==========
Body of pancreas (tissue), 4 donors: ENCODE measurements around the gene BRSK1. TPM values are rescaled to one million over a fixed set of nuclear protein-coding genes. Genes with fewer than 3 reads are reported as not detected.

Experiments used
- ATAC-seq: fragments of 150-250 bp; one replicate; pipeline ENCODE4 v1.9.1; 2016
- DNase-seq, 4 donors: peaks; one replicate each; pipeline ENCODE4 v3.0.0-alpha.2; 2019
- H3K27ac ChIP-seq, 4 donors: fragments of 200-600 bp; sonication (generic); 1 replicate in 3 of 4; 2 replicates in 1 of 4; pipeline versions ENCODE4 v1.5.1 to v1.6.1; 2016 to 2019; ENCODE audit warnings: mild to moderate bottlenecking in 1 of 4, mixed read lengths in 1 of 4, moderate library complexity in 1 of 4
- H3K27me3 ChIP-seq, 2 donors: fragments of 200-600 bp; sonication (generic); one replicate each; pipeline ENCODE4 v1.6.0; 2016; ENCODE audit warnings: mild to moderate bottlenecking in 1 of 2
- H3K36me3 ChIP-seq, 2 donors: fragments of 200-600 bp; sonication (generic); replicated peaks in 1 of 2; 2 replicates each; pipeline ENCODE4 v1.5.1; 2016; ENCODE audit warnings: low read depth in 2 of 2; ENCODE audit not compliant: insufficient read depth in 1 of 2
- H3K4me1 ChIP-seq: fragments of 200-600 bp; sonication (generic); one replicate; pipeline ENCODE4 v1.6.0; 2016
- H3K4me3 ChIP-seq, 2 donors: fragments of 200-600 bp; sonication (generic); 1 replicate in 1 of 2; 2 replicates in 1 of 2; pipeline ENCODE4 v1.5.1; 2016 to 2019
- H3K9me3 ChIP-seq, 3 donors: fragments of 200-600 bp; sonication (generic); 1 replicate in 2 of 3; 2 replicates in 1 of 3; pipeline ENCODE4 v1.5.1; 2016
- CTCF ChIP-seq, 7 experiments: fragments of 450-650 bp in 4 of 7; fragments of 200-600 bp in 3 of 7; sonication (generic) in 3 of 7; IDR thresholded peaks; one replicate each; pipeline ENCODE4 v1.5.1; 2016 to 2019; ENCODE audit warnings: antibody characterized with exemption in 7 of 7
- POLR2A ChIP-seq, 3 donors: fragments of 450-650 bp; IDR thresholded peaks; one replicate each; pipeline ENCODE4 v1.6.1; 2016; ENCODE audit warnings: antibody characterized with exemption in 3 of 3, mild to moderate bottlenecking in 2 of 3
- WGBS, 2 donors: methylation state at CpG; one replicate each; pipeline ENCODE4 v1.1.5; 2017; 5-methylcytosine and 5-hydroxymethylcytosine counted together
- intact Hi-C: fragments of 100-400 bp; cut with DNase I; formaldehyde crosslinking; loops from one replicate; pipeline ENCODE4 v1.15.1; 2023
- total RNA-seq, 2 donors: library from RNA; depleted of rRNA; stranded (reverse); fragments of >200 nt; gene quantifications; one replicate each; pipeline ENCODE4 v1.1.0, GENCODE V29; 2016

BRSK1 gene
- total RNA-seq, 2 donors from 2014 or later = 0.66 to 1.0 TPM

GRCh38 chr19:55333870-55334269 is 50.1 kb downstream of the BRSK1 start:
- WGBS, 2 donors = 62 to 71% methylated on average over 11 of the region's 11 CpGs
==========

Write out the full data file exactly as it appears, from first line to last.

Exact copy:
Body of pancreas (tissue), 4 donors: ENCODE measurements around the gene BRSK1. TPM values are rescaled to one million over a fixed set of nuclear protein-coding genes. Genes with fewer than 3 reads are reported as not detected.

Experiments used
- ATAC-seq: fragments of 150-250 bp; one replicate; pipeline ENCODE4 v1.9.1; 2016
- DNase-seq, 4 donors: peaks; one replicate each; pipeline ENCODE4 v3.0.0-alpha.2; 2019
- H3K27ac ChIP-seq, 4 donors: fragments of 200-600 bp; sonication (generic); 1 replicate in 3 of 4; 2 replicates in 1 of 4; pipeline versions ENCODE4 v1.5.1 to v1.6.1; 2016 to 2019; ENCODE audit warnings: mild to moderate bottlenecking in 1 of 4, mixed read lengths in 1 of 4, moderate library complexity in 1 of 4
- H3K27me3 ChIP-seq, 2 donors: fragments of 200-600 bp; sonication (generic); one replicate each; pipeline ENCODE4 v1.6.0; 2016; ENCODE audit warnings: mild to moderate bottlenecking in 1 of 2
- H3K36me3 ChIP-seq, 2 donors: fragments of 200-600 bp; sonication (generic); replicated peaks in 1 of 2; 2 replicates each; pipeline ENCODE4 v1.5.1; 2016; ENCODE audit warnings: low read depth in 2 of 2; ENCODE audit not compliant: insufficient read depth in 1 of 2
- H3K4me1 ChIP-seq: fragments of 200-600 bp; sonication (generic); one replicate; pipeline ENCODE4 v1.6.0; 2016
- H3K4me3 ChIP-seq, 2 donors: fragments of 200-600 bp; sonication (generic); 1 replicate in 1 of 2; 2 replicates in 1 of 2; pipeline ENCODE4 v1.5.1; 2016 to 2019
- H3K9me3 ChIP-seq, 3 donors: fragments of 200-600 bp; sonication (generic); 1 replicate in 2 of 3; 2 replicates in 1 of 3; pipeline ENCODE4 v1.5.1; 2016
- CTCF ChIP-seq, 7 experiments: fragments of 450-650 bp in 4 of 7; fragments of 200-600 bp in 3 of 7; sonication (generic) in 3 of 7; IDR thresholded peaks; one replicate each; pipeline ENCODE4 v1.5.1; 2016 to 2019; ENCODE audit warnings: antibody characterized with exemption in 7 of 7
- POLR2A ChIP-seq, 3 donors: fragments of 450-650 bp; IDR thresholded peaks; one replicate each; pipeline ENCODE4 v1.6.1; 2016; ENCODE audit warnings: antibody characterized with exemption in 3 of 3, mild to moderate bottlenecking in 2 of 3
- WGBS, 2 donors: methylation state at CpG; one replicate each; pipeline ENCODE4 v1.1.5; 2017; 5-methylcytosine and 5-hydroxymethylcytosine counted together
- intact Hi-C: fragments of 100-400 bp; cut with DNase I; formaldehyde crosslinking; loops from one replicate; pipeline ENCODE4 v1.15.1; 2023
- total RNA-seq, 2 donors: library from RNA; depleted of rRNA; stranded (reverse); fragments of >200 nt; gene quantifications; one replicate each; pipeline ENCODE4 v1.1.0, GENCODE V29; 2016

BRSK1 gene
- total RNA-seq, 2 donors from 2014 or later = 0.66 to 1.0 TPM

GRCh38 chr19:55333870-55334269 is 50.1 kb downstream of the BRSK1 start:
- WGBS, 2 donors = 62 to 71% methylated on average over 11 of the region's 11 CpGs